Tuesday, December 18, 2007

George B.S. Errington 1904-1966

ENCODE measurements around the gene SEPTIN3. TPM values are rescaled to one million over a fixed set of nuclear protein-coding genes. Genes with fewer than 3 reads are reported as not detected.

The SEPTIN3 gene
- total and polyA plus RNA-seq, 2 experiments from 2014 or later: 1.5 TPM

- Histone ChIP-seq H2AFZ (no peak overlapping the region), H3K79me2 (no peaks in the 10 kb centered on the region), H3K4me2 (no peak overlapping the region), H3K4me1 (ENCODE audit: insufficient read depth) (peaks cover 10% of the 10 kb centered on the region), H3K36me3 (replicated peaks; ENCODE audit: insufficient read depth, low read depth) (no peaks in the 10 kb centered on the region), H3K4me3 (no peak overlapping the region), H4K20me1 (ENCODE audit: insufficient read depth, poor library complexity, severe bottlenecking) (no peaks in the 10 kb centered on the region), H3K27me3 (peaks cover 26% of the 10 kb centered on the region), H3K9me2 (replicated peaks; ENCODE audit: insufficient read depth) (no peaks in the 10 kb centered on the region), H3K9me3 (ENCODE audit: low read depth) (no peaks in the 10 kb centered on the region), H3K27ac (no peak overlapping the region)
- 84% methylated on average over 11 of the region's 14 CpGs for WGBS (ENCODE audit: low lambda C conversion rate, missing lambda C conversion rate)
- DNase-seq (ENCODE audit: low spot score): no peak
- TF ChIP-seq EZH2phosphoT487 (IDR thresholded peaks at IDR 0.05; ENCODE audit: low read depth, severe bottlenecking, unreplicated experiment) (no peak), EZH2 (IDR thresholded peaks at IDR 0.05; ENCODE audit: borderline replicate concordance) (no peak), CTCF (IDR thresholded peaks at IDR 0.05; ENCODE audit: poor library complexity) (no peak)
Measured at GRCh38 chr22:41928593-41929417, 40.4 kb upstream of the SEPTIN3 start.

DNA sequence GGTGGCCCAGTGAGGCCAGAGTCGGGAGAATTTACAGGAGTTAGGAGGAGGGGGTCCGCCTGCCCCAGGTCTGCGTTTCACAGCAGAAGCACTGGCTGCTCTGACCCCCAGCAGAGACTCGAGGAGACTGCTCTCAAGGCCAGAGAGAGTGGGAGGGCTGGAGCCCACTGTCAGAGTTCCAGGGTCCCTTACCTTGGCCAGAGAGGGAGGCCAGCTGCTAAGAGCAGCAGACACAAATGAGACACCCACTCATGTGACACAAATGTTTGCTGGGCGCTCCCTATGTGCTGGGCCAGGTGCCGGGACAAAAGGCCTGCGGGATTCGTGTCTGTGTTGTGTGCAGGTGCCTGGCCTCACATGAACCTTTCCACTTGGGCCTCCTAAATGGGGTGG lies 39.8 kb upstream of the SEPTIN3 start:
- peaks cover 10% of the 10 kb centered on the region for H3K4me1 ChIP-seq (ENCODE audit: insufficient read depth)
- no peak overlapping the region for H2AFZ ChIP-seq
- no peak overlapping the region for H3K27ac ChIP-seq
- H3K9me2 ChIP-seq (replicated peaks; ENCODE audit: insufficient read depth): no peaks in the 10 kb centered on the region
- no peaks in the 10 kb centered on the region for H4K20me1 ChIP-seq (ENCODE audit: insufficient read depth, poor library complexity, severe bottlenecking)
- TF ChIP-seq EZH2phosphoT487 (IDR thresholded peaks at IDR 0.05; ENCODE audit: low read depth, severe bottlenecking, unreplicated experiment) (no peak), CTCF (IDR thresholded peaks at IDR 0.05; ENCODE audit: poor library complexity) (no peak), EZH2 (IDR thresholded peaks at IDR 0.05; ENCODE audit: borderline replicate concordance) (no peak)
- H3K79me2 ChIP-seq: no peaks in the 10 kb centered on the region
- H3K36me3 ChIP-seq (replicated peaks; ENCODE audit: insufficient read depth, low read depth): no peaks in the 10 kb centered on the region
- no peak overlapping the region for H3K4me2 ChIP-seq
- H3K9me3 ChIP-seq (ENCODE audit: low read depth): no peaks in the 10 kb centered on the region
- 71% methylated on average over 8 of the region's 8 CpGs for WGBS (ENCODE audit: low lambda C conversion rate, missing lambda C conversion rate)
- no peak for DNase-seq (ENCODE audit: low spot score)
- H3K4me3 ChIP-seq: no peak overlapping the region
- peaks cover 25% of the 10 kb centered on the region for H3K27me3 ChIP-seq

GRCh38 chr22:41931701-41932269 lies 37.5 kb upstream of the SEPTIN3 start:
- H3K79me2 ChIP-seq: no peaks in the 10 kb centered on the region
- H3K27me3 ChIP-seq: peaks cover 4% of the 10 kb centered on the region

All test pilots first came into the flying game primarily as young men with a terrific urge to fly, and only after having proved themselves to be of outstanding ability have they taken on the added responsibility of flight testing. Many of them started their flying careers as short-service officers in the R.A.F. George Errington thought differently. He decided that the only proper way to learn to fly was by becoming an aeronautical engineer first and by going through the shops and making aircraft. This decision, which he carried through despite many temptations to learn the easy way, has stood him in good stead. He holds ground engineers' licences A, B, C, D and X, all of which are still current. George's first contact with flying came whilst he was at Hamilton House Prep. School at Bath in 1913. As a small, but very interested, boy he helped a man who was experimenting with a glider on the hills round Bath. Launching was achieved by running downhill, and Errington well remembers the look of horror which came into the pilot's face when he made the suggestion that payment for help given might be in the form of a flight taken sitting on the pilot's shoulders! After leaving school—Uppingham —he studied at Sheffield University and was a pupil at Vickers' steel works to do the job thoroughly. He joined the Lancashire Aero Club and apprenticed himself to Avros. Woodford Airfield was, in those days, a smallish field with two ponds and one tiny hangar, and the only aircraft available was the original Moth presented to the club by Sir William Letts. His instructor was " Gas Pipe " Hall, and Johnnie Cantrell sent him solo. In the factory he helped to build Avro 504s and Avro Fives, and it is interesting to note that, whilst he never flew a 504, he did build the last one ever to be made—in 1930. The original Avro 504 first flew in 1912 and was the Tiger Moth of the 1914-18 war. Finishing up at Avros on the materials testing staff, and having obtained his licences and pilot's ticket, he went to the Comper Aircraft. Company (now Heston Aircraft) at Hooton as an inspector. This entailed both 'building and flying the Comper Swift. Meanwhile he managed to find time to run his own business as an electrical engineer. Here he became a private owner—or near owner. A gentleman by the name of Hart gave him free use of an Avro Avian, and Errington used that Avian as no other privately owned machine has ever been used. Much of his electrical engineering dealt with installations in private houses, and George flew the Avian from field to field to save travelling time. When Compers moved to Heston he decided to build his own aircraft. He bought a crashed Swift and completely rebuilt it. He first flew it in August, 1934. It was whilst at Heston that he first saw an Airspeed Courier. This had a retractable undercarriage—a very wonderful thing in 1934—and George thought, "Here is an advanced firm," so he promptly went down to Portsmouth and got a job as an inspector with Airspeeds. In 1935 an occasion arose when there was an aircraft to be tested (a Wolseley-engined Envoy) and no pilot avail-able. He test-flew it, and his report was so comprehensive that he was offered the job of test pilot. His total flying time at that period was in the region of 400 hours. George's first really big job came in 1936, when he had to fly a military Envoy out to South Africa, and to erect and test-fly the remainder of the contract out there. Whilst he was there the England-South Africa race took place, and Errington flew a Puss Moth to investigate the Max Findlay Envoy crash near Abercorn. Unfortunately he got lost and, running out of juice, made a forced landing at Mpika in the territory of the Wanyika tribe. The landing was made at 6,000ft with two yards to spare at the end of the run. The area was very remote, and the natives, having never seen an aircraft before, decided that George was a god. For a long while they would not go near him, and as nightfall came they went away and left him with only his blind-flying instruments as company. Anyone in the same predicament has Errington's assurance that the only way to sleep in a Puss" Moth is by tying one's head up to the cockpit roof! The next day a native arrived who had had slight contact with white men. He was dressed in a very long nightshirt and had an extra long grey beard so George mentally nicknamed him St. Paul and spent a long time making him understand that even God couldn't eat bantam's eggs raw, and getting him to take a message to the nearest white man. Eventually the local District Commissioner arrived with a thermos of tea—which was a change from water caught in a waterproof map as it ran off the trailing edge of the wing. The District Commissioner produced four gallons of petrol which enabled Errington to get the Puss Moth off down a 250-yard clearing (his wheels went through the trees at the end) and to fly to an Imperial Airways emergency landing ground to fill up. His next long trip was to deliver an Envoy by air to General Pakhoi, at Liuchow, in Kwangsi Province, China. The start was complicated by the non-arrival of payment.plus the proximity of the monsoon period. The financial side having been settled, Errington started on his 9,000- mile trip and ran slap into the worst of the monsoon weather. Between Calcutta and Akyab 15 inches of rain fell in 9 hours and whilst he was flying in this area all the instruments on the dashboard filled with water. Each day, after flying was finished, he did his own aircraft and engine maintenance, and so strenuous proved the flight that he lost more than i61b on the journey. The last 350 miles had to be flown by dead reckoning—much to the consternation of a Chinese pilot whom George was giving a lift to Linchow ; he considered that the slide-rule must be in the nature of a joss stick to be able to bring an aircraft dead over the airfield from above the clouds. The first real prototype Errington flew was the Airspeed Oxford, and the first flight in that was made by F/Lt Coleman. The same applies to the Queen Wasp, which was one of the early radio-controlled target aircraft. The Oxford was the first medium-weight twin-engined aircraft ever to do complete spinning trials. George found it was so stable in the spin that he was able to take an ordinary camera and photograph the instruments during the evolution. After testing the A.S.39 (a four-engined fleet -spotter) and the A.S.45 (a single-engined trainer), the Horsa glider had to be put through its paces. This Errington considered to be little short of penance. For every flight—the maximum duration of which cannot exceed ten minutes—a tug aircraft and tow-rope has to be found, and then follows a combined take-off and climb*to height. Every landing is a forced landing ; the tow-rope has to be recovered and the glider towed back by tractor. Then the performance is started all over again. It was whilst doing diving tests on the Horsa that Errington had one or two very close shaves. On one occasion he felt a jerk, and a loud bang was heard immediately after dropping the undercarriage. The observer went back through the cabin but reported no damage, so the diving trials proceeded. Actually the undercarriage had hit the fuselage near the tail, and had knocked a great hole in the structure and broken a longeron. Why the tail stayed on during maximum-speed diving tests is difficult to understand, ft is said that an A.I.D. inspector, seeing it all happen, ran and picked up some of the wreckage and then fainted. As George became more adept at handling the Horsa, it was found that much time could be saved by releasing from the tug at 2,oooft, diving to a maximum speed of 230 m.p.h. and landing from the pull-out. His worst prolonged experience on a Horsa, however, came when the tug pilot got lost in low cloud, with the glider fully loaded. The tug—a Whitley—was able to climb but very slowly, and Errington had no experience at blind towing. To use one of his own expressions, " It is one of those pastimes requiring a good deal of gin and enthusiasm." The inevitable cavorting about in the slipstream followed. George was quite convinced that the tug pilot did at least three badly executed slow rolls, whilst he in turn decided that George had left the controls entirely and gone aft for another purpose altogether. Finally, they broke cloud very much in the ultra-low-tow position, having been very fortunate not to have got into serious trouble. Another aerial barge-towing moment occurred when Errington was trying out a designer's idea for introducing The next day a native arrived who had had slight aileron anti reflex. The result was a complete aerodynamic seizing-up of the ailerons on take-off. After breaking the back of his seat whilst trying to control the rolls by rudder alone, he let go and made a spectacular arrival over two haystacks as he landed at Netheravon. As he says, " an aircraft without any ailerons never fails to produce a hearty laugh from the spectators." On yet another Horsa occasion, when one undercarriage leg fell off and the other wouldn't jettison, his observers had great fun throwing out three tons of concrete blocks. The one-wheel landing he brought off after this scarcely scratched the paint. Altogether Errington seems to have had somewhat of a dog's life at this towing business. He has tried being towed in a fighter by a bomber on research trials of bomber - towing-fighter to combat areas, and he, together with Geoffrey Tyson, carried out successful flight refuelling tests under black-out conditions at night. His very nearest go happened way back in 1939 when he was putting a special twin ruddered Oxford through its spinning tests. The case was full load with e.g. extended aft. Errington put the Oxford into a spin at i6,oooft, checked at 12,000ft, continued out of control to 5,000ft, and then pulled the anti-spin chute cord. At first this did not appear to work, and another 1,000ft was lost; then the chute operated By now i« dense cloud at about 3,oooft Errington found that he could not jettison the anti-spin chute which had just straightened him up. This, however, broke away just as he came through the clouds, and a multiple g pull-out just enabled him to skim over the Devon hills below. In addition to the big job he did getting Horsa ready for the invasions, he also did a spell of flight testing on Spitfires and Mosquitoes. George Errington, A.F.R.Ae.S., has a total of 4,100 flying hours on 104 different types, including 11 gliders and two jets. He got his C certificate after five hours. He made the first flights of the Airspeed AS.30 Queen Wasp (K8887); AS.39 Fleet Shadower (N1323); AS.45 Cambridge (T2249); AS.51 Horsa (DG597) and the AS.57 Ambassador (G-AGUA). He was killed in a crash of an HS Trident 1C (G-ARPY)during a pre-delivery test flight for BEA near Felthorpe, north of Norwich, at about 1930hr on June 3 1966